Barring a few lacunae, the new Bill raises hope of greater efficiency and transparency in port operations
Cargo traffic in India has grown slowly over the last 4-5 years. The government’s focus on developing shipping as a mode of transport is key to reducing the over-dependence on roads as a mode of transport. In light of this, the government recently announced the Major Ports Authorities Bill, 2016 as a long pending reform of the Major Port Trusts Act, 1963—the Bill has been introduced in the Lok Sabha. It aims to empower major ports by giving them full autonomy and ensure transparency in operations by decentralising decision-making. It will also aid in the expansion of port infrastructure.
The Bill has been made precise in comparison to the 1963 Act, by removal of overlapping or obsolete sections. In terms of provisions, the new law shall assign full authority to the Board of Port Authority to enter into contracts, on planning and development, fixing of tariffs, etc. Decisions on reference tariff for bidding on PPP projects, on lease rates etc. would also be taken by the Board of Port Authority. The Bill also aims to reorganise the existing hybrid governance model at major ports, to put it in line with the global practice of using the landlord model, wherein the public port authority acts as a regulatory body/landlord while the private companies carry out the operations.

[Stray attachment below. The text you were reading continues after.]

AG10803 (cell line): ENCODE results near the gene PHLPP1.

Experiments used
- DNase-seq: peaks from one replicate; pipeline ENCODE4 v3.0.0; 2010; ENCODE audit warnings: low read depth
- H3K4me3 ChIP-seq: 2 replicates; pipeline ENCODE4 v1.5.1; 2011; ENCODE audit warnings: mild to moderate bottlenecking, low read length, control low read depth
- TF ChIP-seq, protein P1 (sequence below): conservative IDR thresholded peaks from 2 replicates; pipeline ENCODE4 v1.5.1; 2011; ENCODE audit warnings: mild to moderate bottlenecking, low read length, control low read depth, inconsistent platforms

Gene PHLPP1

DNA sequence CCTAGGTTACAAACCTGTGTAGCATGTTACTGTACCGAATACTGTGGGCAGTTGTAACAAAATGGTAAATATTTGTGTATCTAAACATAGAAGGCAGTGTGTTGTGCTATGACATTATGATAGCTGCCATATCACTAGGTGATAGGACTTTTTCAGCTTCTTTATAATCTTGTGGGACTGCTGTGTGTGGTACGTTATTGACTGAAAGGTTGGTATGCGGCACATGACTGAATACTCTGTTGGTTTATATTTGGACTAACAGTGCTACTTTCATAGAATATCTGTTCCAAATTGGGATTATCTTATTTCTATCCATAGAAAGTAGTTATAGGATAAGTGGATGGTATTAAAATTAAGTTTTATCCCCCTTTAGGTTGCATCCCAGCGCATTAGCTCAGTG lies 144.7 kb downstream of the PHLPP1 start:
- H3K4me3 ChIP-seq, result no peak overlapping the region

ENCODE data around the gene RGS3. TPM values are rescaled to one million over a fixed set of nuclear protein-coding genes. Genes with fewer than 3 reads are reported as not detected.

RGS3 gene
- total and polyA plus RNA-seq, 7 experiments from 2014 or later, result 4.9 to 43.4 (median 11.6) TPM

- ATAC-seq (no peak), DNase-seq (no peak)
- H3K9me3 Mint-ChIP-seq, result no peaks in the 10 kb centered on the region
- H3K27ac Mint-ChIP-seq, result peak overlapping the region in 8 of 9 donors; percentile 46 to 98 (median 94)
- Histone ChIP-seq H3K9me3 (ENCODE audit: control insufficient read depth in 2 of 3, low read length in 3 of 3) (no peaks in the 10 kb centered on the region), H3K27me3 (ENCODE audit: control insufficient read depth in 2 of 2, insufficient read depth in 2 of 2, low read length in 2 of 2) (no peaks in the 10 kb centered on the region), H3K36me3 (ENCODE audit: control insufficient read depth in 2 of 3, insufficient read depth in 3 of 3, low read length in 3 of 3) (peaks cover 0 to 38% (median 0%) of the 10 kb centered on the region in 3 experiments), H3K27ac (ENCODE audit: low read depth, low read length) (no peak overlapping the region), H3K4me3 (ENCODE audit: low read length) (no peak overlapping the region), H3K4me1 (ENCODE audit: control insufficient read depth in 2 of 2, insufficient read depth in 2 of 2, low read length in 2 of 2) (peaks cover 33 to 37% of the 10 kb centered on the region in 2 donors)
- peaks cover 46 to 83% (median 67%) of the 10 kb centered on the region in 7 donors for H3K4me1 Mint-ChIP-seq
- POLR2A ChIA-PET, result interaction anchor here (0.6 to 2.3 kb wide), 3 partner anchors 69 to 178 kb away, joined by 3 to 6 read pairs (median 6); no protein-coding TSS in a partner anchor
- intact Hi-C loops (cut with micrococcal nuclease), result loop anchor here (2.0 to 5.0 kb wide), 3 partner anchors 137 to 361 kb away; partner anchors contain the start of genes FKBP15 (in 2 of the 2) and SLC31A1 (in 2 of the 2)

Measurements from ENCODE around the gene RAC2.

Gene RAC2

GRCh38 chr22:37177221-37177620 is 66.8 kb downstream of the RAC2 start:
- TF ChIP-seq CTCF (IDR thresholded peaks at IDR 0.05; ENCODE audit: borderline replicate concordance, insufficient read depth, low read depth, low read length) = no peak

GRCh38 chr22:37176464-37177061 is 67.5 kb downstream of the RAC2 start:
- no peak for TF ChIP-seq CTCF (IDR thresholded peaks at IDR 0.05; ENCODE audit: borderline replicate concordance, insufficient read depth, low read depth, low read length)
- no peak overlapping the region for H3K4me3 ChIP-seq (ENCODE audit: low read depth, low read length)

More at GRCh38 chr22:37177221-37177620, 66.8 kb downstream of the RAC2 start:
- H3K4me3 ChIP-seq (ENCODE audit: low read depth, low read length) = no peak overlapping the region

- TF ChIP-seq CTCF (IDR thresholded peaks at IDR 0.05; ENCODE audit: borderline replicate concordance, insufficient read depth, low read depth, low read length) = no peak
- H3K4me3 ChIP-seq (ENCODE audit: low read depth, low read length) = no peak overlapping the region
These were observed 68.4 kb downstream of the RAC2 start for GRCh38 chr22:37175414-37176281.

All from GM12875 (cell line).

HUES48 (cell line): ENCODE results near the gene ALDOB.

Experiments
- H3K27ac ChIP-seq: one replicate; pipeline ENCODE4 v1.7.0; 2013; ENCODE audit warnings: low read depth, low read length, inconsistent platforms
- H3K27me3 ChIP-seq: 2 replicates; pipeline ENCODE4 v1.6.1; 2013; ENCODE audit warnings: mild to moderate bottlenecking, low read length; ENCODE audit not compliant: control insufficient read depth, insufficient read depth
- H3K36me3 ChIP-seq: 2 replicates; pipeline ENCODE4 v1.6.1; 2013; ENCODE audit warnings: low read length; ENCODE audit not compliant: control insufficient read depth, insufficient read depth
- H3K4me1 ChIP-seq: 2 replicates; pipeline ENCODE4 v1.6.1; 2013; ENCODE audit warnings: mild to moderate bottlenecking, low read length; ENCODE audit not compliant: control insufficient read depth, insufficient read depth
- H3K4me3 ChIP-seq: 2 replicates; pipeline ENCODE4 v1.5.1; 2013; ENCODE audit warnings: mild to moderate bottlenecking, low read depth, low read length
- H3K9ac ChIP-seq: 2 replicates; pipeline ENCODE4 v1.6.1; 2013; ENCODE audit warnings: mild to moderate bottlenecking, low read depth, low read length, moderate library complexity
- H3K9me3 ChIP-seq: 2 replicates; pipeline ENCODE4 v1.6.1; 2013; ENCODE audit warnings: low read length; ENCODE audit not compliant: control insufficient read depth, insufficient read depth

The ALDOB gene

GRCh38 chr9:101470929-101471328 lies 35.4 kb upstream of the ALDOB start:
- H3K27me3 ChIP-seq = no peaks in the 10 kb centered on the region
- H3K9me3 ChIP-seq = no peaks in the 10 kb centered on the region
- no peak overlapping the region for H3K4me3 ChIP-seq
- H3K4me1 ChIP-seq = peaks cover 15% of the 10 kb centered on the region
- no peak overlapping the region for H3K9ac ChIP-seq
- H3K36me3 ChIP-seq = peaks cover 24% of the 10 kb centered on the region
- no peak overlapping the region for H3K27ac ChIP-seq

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The Bill has proposed a simplified structure for the board by bringing its membership down to 11 members (including 3-4 independent members) to help streamline decision-making and strategic planning. The board shall include members from the Defence ministry, Ministry of Railways, department of Customs, department of Revenue, Major Port Authority and from the state government in which the Major Port is situated. A swift and transparent decision-making process shall help in project execution and further ease of doing business, while a reduced gestation period shall help keep costs under check.
In terms of tariffs, the rates fixed by the board-appointed panel would have to be ratified by the board prior to implementation. However, the government will continue to exercise control with the right to frame rules or issue directions to the port authorities for fixation and implementation of rates. Additionally, the port authorities have been assigned the task of setting rates for private facilities, which may lead to unfair competition as these ports also run cargo terminals that compete with private facilities therein. The Bill is also mute on the inclusion of labour provisions, which is key to handling of port operations.
Overall, the Bill is aimed at greater efficiency in the functioning of major ports and ensuring rapid and transparent decision-making. In keeping with the international best practices in port management, the Bill shall ensure timely project implementation and cost reductions. It shall thus provide an impetus to the government’s Sagarmala Project and port-led development of India, leading to inclusive growth in the sector.
The author is Jaideep Ghosh, Partner and Head of Transport and Logistics, KPMG in India. The views do not necessarily represent the views of KPMG in India